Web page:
It's one thing to turn Harry Potter into a theme park, but let's not forget Pride and Prejudice, Shakespeare and a host of other classics.
Some novel ideas for theme parks
We've had the books, the films, the video games, Lego sets, costumes, and soon, the theme park will be opening its doors. There is no date, yet, for the official opening of The Wizarding World of Harry Potter, but parents everywhere are breaking into a sweat at the thought of accompanying their offspring to the 20-acre site. Tickets aren't for sale yet, but it's not going to come cheap. Set deep in the theme-park territory of Orlando, Florida, it has cost an estimated $260 million (Dh955m) to create. The first advert for the opening was aired during Sunday's Super Bowl last weekend, showing two small children on broomsticks racing through the park with a cameo from the Harry Potter actor Daniel Radcliffe.
But what's there? Universal hasn't furnished us with many details, although the official website was updated last week with an online tour. Through the entrance gate we go, to be greeted by a re-creation of the Hogwarts express. Then we're in Hogsmeade, where every shop is Potter-themed. Honeydukes will offer Bertie Bott's Every-Flavour Beans and chocolate frogs; in Ollivanders, visitors will get the chance to try out various "magic" wands and in The Three Broomsticks, we can knock back a pint of non-alcoholic Butterbeer, made from a butterscotch recipe tested to perfection by JK Rowling herself.
Rides include two roller coasters: the Dragon Challenge, which runs at high speed; and Flight of the Hippogriff, which offers a more sedate journey. Central to the whole park, however, is the mammoth recreation of Hogwarts itself, which stands at 150 feet tall, though has been constructed using architectural tricks that make it appear four times that height. The inside of Hogwarts is a great secret, although we're told there will be trips to Dumbledore's office and the Defence Against the Dark Arts classroom. Most intriguing of all is the mysteriously named ride Harry Potter and the Forbidden Journey, which the official site proudly proclaims is an "amazing new attraction that uses groundbreaking, state-of-the-art technology to create a one-of-a-kind ride".
Yes, yes, yes. That's all very well and good but what about other books? Don't they also deserve to have such a creation named after them? Why not a Shakespeare theme park, with a ghost train through Macbeth's Cawdor castle, a teacup spin through the magical world of A Midsummer Night's Dream, or a trip to the gift shop to buy a small bottle of Romeo and Juliet love potion. A Pride and Prejudice theme park might not appeal to all, but what woman could resist lessons in the art of Regency dance, or a trip down the Pemberley log flume? An offshoot of that could be the Bridget Jones Land of Doom, where visitors (mostly female, one presumes) can enjoy the ups and downs of the Love Rollercoaster, break for a spot of turkey curry lunch and pick up a Christmas jersey on the way out.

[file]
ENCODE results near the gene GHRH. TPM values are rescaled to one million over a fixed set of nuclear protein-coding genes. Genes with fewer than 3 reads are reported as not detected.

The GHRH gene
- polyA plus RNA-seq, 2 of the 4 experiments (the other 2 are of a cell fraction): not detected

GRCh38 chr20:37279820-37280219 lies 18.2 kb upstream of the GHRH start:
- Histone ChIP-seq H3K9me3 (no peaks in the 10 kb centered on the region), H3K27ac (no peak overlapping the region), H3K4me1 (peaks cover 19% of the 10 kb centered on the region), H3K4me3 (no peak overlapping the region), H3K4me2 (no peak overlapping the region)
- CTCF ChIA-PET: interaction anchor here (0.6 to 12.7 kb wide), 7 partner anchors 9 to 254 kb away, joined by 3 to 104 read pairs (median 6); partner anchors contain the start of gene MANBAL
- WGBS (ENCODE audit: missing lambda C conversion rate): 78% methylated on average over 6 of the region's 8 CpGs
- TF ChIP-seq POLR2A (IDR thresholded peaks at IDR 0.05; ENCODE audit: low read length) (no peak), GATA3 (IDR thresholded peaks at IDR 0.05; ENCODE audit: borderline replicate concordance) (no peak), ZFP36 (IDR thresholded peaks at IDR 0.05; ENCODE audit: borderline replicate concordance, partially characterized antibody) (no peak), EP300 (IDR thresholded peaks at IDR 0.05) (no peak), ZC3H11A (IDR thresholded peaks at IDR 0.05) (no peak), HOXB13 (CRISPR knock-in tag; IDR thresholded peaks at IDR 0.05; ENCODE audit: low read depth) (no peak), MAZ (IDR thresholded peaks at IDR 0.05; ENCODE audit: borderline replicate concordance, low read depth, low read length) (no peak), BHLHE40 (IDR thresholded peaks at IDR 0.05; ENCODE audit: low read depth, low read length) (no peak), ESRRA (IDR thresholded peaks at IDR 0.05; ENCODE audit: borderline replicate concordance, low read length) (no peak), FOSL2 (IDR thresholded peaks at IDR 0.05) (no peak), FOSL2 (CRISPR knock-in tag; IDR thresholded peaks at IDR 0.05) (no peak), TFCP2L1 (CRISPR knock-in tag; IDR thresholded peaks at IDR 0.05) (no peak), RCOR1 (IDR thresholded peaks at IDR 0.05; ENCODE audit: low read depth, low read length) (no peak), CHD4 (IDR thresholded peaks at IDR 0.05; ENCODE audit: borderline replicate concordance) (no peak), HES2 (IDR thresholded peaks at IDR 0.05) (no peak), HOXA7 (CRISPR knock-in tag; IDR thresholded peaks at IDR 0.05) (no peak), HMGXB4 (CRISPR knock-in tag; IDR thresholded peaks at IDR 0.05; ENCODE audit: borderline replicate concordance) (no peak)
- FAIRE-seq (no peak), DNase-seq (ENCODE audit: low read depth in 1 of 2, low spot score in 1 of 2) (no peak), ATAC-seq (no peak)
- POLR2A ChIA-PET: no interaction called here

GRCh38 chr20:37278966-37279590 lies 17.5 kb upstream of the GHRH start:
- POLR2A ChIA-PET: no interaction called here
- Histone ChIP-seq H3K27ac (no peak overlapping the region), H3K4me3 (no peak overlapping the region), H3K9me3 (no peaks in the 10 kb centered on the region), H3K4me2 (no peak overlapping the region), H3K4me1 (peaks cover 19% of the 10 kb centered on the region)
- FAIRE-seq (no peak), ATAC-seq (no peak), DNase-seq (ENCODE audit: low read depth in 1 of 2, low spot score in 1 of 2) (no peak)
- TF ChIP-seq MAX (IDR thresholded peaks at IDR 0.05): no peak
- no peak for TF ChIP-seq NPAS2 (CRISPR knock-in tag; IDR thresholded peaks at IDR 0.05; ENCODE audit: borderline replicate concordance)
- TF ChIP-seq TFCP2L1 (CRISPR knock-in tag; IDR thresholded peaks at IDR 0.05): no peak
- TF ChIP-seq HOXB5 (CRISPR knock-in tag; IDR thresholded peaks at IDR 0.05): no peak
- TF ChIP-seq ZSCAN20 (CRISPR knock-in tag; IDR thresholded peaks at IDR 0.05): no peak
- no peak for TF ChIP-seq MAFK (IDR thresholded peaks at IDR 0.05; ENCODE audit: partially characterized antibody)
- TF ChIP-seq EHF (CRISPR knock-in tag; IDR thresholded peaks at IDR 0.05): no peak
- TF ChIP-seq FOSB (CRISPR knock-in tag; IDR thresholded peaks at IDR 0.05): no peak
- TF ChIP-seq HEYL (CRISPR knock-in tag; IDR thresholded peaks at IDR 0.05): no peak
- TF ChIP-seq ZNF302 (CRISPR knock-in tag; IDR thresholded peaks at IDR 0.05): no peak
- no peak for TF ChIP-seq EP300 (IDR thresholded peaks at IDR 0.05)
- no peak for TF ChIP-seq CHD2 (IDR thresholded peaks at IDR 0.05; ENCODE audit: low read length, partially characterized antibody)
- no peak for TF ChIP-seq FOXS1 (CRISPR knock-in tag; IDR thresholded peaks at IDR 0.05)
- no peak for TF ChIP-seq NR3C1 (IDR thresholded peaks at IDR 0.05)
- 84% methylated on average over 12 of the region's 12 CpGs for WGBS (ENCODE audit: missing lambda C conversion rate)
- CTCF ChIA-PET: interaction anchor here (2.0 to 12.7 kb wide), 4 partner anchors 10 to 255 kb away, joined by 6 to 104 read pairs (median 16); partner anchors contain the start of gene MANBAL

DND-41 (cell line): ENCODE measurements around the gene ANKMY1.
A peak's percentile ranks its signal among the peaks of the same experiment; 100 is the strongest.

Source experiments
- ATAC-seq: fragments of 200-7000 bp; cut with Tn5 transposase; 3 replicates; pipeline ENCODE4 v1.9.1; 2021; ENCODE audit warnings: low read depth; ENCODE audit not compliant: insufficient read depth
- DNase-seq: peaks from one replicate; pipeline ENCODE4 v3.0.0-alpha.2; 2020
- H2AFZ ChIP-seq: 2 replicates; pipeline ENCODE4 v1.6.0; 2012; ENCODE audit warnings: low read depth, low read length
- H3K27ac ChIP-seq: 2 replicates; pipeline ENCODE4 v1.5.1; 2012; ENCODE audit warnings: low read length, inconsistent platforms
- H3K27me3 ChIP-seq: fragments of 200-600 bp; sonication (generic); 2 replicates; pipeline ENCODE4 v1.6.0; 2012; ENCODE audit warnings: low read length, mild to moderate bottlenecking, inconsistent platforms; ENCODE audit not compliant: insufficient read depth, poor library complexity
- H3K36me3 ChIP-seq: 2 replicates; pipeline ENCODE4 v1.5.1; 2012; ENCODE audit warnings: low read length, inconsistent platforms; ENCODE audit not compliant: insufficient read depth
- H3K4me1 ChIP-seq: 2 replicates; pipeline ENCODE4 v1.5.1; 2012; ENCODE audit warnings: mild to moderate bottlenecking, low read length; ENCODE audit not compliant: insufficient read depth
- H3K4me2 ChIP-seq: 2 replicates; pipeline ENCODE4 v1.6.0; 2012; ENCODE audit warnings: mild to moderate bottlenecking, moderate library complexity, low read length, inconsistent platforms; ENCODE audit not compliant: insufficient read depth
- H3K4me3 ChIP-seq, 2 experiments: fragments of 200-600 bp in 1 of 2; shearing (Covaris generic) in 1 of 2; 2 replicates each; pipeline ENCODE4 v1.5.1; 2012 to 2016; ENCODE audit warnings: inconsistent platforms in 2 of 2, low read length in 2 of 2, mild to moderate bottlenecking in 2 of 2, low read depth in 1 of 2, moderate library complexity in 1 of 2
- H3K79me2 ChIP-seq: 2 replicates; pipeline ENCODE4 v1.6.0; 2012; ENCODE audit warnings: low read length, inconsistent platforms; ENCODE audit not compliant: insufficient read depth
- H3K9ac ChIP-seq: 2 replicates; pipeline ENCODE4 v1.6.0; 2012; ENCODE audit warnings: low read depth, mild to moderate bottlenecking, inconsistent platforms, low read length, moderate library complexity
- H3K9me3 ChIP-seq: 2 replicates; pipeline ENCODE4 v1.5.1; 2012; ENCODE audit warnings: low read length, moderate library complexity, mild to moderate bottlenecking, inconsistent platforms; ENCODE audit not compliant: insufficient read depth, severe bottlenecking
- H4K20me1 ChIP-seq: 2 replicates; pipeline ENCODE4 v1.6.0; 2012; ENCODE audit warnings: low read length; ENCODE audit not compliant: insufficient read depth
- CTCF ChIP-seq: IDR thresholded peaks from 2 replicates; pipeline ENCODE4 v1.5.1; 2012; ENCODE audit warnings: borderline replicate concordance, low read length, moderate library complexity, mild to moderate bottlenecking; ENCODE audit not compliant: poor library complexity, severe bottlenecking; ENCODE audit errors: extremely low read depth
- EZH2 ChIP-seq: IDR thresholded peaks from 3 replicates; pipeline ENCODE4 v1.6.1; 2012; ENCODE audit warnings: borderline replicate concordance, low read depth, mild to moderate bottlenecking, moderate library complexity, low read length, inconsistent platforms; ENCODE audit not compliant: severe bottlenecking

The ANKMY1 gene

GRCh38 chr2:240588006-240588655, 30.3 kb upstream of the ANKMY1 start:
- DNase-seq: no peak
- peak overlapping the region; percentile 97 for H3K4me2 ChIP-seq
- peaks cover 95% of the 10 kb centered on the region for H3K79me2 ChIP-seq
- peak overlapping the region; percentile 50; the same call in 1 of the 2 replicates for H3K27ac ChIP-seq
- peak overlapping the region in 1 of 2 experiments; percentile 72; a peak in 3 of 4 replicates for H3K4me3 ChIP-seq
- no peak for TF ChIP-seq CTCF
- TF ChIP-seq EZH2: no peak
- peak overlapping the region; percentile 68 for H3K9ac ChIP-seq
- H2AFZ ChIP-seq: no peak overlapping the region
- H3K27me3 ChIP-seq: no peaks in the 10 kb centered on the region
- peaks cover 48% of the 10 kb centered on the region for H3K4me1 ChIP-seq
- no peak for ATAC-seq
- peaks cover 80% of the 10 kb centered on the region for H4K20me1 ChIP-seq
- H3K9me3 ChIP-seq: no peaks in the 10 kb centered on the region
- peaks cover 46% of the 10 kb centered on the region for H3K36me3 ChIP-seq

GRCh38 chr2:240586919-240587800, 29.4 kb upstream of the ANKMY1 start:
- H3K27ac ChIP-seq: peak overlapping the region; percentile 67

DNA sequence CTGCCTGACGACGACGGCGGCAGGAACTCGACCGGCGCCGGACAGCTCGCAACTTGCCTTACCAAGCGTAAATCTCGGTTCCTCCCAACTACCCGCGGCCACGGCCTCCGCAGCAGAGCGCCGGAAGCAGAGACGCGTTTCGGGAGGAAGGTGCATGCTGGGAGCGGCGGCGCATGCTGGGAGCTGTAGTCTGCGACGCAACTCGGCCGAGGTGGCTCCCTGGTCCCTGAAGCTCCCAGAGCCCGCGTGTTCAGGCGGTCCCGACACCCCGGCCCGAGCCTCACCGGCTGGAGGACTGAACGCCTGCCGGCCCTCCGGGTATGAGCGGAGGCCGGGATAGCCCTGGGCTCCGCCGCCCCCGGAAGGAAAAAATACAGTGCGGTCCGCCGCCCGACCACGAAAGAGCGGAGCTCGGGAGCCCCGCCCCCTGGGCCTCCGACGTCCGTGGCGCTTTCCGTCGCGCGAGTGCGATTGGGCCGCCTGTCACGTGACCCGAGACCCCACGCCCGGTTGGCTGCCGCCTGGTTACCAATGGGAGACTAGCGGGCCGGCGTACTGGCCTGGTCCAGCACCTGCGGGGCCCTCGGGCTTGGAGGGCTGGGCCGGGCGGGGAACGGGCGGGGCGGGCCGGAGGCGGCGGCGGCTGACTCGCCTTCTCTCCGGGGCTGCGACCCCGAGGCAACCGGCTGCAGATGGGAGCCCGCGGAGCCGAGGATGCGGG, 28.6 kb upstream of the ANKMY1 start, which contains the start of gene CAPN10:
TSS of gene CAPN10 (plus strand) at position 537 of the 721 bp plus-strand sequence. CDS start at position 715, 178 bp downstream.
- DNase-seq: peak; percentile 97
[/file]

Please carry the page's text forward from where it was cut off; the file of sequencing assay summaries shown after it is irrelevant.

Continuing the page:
More erudite? Try Kafka World, where you can dress up as a beetle for the day, be placed in the stocks and have apples pelted at you. Or The Magical Kingdom of The Grapes of Wrath, where you can sit on the Route 66 ride, the slowest ride in theme park history, which will probably break down along the way. The Lord of the Rings is crying out to be made into a theme park. Movie studios are missing a trick there. Walk through Hobbiton and crawl into Bilbo Baggins' house to try a ring on for size, sit tight on Sauron's Swing, which takes you deep into the volcanic earthquake in Mordor, and spin on the Ent, or talking tree, merry-go-round.
Twilight is another obvious one. Naturally, there would be a Volturi vampire ride, at the beginning of which you would be handed waterproofs so your clothes don't emerge with flecks of blood over them. Werewolf dodgems would feature, as would some kind of interactive prom for visitors to dress up and take part in the authentic, American high-school experience. Finally, what's not to like about The Road theme park? Based on Cormac McCarthy's post-apocalyptic novel, you and a partner of your choice (a small child works best) will wander the deserted streets of the park. All the rides will have broken down, you will be unable to buy food at any of the outlets so be forced to scavenge the bins in search of sustenance and so return home with the distinct sense of having been ripped off. Much like you might find, in due course, when carrying home plastic tat from The Wizarding World of Harry Potter. All in all, the magical theme park experience.
* Sophia Money-Coutts